Flash back to a year ago when the Golden Knights entered their first training camp with one position settled.
Marc-Andre Fleury was the starting goaltender. Aside from that, every spot on the roster was open.
Just ask Vadim Shipachyov.
A lot has changed since then.
The Knights feature one of the top forward lines in the NHL (William Karlsson, Jonathan Marchessault and Reilly Smith) and went from “misfits” to one of the favorites in the Western Conference.
But with rookies set to report Thursday and training camp opening Sept. 13, the Knights have plenty of questions entering Year 2:
1. Can they do it again?
In some way, shape or form, this question will linger throughout the season.
The 2017-18 Knights were the greatest expansion team of all time. In any sport.
They won the Pacific Division, finished fifth overall in the NHL standings with 109 points and reached the Stanley Cup Final before losing to Washington in five games. More than half the roster had career years.
That’s a tough act to follow.
The Knights played with a collective chip on their shoulder in year one after being tipped by most prognosticators to finish in the basement of the league standings.
Their motivation this season is to prove it wasn’t a one-off.
2. What’s the deal on defense?
If the regular season started right now, coach Gerard Gallant’s top six on the blue line would look something like this:
■ Brayden McNabb-Colin Miller
■ Brad Hunt-Nick Holden
■ Jon Merrill-Deryk Engelland
Not exactly the 1970s Montreal Canadiens, right?
The Knights will be without Nate Schmidt for 20 games after he tested positive for a performance-enhancing substance. And they could be without Shea Theodore, who is headed down the Khalil Mack path to a holdout.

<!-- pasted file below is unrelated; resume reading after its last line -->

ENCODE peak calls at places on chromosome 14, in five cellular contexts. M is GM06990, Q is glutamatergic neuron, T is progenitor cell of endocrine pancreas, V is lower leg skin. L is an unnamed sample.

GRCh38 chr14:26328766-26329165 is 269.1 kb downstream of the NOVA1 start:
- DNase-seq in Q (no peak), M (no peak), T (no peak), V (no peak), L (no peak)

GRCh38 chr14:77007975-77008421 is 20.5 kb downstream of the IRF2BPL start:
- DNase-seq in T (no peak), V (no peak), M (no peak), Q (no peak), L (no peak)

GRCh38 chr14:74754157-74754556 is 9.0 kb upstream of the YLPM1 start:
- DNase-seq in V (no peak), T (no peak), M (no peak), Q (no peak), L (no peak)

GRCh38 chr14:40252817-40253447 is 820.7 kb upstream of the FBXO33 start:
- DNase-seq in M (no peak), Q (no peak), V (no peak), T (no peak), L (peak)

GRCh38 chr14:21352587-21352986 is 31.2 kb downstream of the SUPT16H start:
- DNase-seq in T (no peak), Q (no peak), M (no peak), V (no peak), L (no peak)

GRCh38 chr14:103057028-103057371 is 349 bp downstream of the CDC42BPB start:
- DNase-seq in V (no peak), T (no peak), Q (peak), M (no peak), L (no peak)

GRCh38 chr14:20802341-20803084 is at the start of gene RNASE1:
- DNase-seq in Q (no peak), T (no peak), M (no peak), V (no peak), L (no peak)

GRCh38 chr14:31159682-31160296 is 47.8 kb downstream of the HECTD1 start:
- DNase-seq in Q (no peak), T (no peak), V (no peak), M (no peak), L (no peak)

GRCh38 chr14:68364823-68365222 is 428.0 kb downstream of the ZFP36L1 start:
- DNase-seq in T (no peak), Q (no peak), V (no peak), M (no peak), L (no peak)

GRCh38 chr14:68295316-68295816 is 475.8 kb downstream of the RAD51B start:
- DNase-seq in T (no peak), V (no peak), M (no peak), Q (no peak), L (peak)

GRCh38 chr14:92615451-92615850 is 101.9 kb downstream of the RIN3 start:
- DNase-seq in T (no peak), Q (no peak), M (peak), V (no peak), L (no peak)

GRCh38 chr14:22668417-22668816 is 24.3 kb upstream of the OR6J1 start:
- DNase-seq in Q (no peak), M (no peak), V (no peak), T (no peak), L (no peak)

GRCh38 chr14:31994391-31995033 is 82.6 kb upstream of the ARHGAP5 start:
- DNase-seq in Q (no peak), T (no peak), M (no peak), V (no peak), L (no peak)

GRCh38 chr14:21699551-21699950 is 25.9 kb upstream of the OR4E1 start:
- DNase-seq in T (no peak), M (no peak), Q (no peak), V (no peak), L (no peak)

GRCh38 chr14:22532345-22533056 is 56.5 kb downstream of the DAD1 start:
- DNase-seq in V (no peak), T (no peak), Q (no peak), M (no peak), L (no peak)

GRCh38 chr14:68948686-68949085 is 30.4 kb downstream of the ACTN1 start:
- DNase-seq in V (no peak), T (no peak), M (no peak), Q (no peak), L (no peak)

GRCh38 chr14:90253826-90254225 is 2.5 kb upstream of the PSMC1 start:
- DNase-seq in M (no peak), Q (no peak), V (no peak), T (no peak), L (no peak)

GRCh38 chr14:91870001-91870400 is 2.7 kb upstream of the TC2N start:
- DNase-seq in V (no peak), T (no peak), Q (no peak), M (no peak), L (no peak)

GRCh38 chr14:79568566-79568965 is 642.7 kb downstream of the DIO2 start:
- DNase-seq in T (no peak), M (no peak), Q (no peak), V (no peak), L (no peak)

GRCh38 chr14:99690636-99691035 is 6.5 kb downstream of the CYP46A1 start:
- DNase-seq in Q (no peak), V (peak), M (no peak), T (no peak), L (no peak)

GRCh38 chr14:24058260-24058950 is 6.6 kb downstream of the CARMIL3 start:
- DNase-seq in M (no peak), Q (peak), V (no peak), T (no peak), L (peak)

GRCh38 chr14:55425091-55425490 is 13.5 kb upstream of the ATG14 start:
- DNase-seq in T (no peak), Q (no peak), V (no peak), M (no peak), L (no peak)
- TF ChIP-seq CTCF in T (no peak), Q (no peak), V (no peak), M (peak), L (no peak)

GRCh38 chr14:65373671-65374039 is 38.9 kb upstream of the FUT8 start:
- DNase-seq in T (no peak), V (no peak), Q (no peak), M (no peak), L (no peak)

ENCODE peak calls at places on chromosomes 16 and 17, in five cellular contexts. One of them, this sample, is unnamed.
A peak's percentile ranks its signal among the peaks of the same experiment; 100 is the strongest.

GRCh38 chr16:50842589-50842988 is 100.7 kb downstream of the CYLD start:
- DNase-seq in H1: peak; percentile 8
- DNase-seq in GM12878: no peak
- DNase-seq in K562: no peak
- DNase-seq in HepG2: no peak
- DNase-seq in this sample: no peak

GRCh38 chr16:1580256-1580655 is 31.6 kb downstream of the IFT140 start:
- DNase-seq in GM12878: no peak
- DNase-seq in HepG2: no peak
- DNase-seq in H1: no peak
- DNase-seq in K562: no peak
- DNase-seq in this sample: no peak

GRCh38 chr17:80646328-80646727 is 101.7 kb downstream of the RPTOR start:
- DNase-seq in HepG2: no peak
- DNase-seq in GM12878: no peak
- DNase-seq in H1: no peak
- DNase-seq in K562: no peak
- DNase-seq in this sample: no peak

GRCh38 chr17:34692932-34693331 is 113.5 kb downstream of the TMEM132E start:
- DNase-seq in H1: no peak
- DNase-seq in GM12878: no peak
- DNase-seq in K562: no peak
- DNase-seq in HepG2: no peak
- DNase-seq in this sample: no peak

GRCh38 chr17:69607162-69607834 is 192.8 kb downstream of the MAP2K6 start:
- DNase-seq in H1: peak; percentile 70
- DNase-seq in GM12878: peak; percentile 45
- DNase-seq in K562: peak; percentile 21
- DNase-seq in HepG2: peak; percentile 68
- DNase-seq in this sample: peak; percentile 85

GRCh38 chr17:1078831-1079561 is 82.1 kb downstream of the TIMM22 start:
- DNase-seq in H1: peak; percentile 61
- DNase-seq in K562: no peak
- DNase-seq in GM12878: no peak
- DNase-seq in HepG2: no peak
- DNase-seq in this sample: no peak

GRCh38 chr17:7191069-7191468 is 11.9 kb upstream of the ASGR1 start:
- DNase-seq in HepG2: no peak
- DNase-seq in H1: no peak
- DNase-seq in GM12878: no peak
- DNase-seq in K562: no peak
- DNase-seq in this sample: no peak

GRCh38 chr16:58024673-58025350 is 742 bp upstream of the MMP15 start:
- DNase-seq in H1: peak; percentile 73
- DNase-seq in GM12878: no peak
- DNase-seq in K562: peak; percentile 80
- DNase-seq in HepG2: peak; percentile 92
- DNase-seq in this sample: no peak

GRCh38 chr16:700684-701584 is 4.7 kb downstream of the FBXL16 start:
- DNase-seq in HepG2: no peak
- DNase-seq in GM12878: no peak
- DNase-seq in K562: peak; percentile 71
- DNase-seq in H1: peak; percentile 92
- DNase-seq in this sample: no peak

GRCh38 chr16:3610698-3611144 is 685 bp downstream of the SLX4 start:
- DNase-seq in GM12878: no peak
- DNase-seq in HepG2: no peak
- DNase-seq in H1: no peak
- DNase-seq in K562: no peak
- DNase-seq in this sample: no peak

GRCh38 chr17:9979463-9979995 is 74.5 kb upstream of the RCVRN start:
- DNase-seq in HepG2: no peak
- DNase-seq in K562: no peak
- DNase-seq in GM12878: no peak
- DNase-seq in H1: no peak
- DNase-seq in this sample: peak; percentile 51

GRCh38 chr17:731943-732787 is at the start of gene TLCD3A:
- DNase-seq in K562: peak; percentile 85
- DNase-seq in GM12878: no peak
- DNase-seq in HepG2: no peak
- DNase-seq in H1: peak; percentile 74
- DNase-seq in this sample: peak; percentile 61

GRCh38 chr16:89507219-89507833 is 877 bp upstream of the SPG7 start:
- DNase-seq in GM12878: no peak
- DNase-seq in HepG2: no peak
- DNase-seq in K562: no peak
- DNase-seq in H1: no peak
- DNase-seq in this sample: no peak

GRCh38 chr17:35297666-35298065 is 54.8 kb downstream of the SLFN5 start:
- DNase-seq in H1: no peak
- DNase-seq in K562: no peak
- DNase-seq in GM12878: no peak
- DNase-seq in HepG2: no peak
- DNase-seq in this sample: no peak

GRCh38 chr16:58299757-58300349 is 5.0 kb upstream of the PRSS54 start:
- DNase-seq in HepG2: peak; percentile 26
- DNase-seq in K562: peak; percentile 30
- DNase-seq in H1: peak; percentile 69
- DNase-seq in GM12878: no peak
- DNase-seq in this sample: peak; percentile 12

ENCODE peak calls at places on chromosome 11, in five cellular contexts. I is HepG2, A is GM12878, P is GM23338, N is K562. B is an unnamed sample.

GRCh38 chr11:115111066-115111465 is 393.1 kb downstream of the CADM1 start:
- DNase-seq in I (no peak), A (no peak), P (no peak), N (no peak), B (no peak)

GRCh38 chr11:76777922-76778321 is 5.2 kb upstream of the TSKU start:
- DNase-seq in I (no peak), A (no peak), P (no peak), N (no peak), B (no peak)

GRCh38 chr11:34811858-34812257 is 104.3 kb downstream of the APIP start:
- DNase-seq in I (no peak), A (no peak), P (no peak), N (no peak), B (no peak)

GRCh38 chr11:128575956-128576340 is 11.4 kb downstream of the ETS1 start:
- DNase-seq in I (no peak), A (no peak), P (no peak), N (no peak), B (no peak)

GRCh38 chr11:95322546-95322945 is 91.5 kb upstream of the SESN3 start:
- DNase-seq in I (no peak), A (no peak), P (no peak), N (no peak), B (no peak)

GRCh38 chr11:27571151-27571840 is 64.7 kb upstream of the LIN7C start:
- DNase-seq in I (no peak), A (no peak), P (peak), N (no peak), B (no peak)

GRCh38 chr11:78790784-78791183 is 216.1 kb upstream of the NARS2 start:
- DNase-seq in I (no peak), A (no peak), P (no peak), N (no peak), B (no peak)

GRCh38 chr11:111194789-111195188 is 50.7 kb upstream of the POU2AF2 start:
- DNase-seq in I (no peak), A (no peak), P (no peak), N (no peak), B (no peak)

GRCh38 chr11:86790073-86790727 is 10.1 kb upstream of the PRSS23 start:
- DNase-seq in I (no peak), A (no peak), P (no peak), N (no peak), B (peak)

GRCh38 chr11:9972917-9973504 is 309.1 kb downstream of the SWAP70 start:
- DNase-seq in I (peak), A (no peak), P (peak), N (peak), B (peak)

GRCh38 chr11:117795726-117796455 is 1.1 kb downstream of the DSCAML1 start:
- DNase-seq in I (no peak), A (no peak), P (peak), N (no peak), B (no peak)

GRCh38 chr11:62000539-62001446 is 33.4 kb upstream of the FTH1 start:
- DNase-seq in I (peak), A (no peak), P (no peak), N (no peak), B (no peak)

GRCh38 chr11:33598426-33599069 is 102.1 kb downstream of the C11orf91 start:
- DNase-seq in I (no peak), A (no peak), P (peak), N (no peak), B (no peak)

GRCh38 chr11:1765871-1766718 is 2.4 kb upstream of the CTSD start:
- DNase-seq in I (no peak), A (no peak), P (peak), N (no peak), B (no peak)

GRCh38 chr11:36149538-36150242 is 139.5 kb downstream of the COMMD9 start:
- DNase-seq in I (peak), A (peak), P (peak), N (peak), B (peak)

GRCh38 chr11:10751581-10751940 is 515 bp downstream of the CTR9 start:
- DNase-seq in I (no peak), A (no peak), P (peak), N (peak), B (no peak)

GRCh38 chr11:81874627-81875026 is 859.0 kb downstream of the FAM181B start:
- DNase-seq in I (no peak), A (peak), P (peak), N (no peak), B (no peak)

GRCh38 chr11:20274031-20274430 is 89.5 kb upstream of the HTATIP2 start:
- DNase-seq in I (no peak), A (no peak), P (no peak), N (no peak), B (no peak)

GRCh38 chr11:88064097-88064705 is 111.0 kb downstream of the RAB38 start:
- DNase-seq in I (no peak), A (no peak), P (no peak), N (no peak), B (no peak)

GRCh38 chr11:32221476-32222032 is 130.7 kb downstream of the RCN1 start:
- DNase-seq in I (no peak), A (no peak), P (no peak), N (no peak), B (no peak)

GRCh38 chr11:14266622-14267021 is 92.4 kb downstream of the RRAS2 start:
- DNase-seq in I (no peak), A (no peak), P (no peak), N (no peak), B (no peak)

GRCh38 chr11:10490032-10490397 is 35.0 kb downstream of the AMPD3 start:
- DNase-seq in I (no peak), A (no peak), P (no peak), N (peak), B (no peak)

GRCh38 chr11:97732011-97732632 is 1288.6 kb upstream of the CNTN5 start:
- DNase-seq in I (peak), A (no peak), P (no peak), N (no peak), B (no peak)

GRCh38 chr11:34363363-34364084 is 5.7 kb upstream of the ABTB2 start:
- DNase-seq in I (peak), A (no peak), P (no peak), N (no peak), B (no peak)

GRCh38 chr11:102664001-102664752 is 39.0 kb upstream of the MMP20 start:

Of course, if general manager George McPhee is able to land two-time Norris Trophy winner Erik Karlsson in a trade with Ottawa, then this all goes out the window.
3. Who skates with Paul Stastny?
McPhee blew up his second line — “it wasn’t good enough defensively,” he said — and made Stastny the Knights’ highest-paid forward ($6.5 million per year) in free agency.
Gallant has multiple options to try out alongside the 32-year-old playmaker.
Tomas Tatar made a slow transition after being acquired from Detroit at the trade deadline for three draft picks. But his shoulder is fully healed from 2017 surgery, and he is expected to ease the loss of James Neal and David Perron.
Alex Tuch had 15 goals as a rookie and looks poised to become one of the top power forwards in the Western Conference.
And don’t forget about Erik Haula, who produced a career-high 29 goals as the No. 2 center. His speed could be used on the wing.
4. Which jobs are open among the bottom six forwards?
Barring a trade or roster move, either Haula, Tatar or Tuch will skate on the third line with holdover Cody Eakin.
That leaves Ryan Carpenter and Oscar Lindberg battling in training camp for the other spot on the wing with the likes of Tomas Hyka, Brandon Pirri, Daniel Carr and Curtis McKenzie.
Or, spoiler alert, maybe a rookie forces his way into the lineup.
Another intriguing roster battle is brewing on the fourth line, where William Carrier, Tomas Nosek and Ryan Reaves likely are competing for two spots.
5. Will any rookies make the team?
With the third line in a state of flux, it’s possible that 2017 first-round picks Cody Glass and Nick Suzuki get an extended look from the coaching staff.
Players from the Canadian Hockey League are allowed to play nine NHL games before being returned to their junior team, and the Knights could take advantage of that rule.
But let’s go back to question No. 2 for a moment. There could be as many as two spots open on the blue line with Schmidt and Theodore unavailable.
Zach Whitecloud played one NHL game after signing as a free agent following his sophomore season at Bemidji State.
Top prospects Erik Brannstrom and Nicolas Hague also could be ready to contribute.